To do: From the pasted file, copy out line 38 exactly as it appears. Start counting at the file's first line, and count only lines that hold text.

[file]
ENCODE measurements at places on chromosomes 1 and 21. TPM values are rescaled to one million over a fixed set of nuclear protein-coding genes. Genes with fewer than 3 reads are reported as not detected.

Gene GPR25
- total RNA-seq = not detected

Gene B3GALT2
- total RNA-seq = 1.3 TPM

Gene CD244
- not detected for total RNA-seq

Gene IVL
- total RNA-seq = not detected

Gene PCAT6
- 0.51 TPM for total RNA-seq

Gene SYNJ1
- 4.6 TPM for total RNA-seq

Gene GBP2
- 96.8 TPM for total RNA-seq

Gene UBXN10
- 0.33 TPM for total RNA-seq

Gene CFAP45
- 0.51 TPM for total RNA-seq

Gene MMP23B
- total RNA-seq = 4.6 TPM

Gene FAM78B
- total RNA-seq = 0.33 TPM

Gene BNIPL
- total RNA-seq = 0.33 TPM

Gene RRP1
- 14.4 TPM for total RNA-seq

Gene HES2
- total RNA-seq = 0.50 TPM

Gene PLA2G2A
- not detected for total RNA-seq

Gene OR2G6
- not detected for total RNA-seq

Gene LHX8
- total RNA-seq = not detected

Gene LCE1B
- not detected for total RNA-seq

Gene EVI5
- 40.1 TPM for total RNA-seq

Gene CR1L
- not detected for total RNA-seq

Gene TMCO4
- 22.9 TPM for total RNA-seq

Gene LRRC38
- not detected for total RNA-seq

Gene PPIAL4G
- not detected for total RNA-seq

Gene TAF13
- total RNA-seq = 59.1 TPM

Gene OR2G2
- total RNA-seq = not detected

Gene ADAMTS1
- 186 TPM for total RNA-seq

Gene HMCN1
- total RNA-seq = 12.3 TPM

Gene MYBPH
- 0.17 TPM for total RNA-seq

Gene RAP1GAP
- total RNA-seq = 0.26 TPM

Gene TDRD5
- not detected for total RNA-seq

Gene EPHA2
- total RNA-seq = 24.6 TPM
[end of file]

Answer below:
Gene EVI5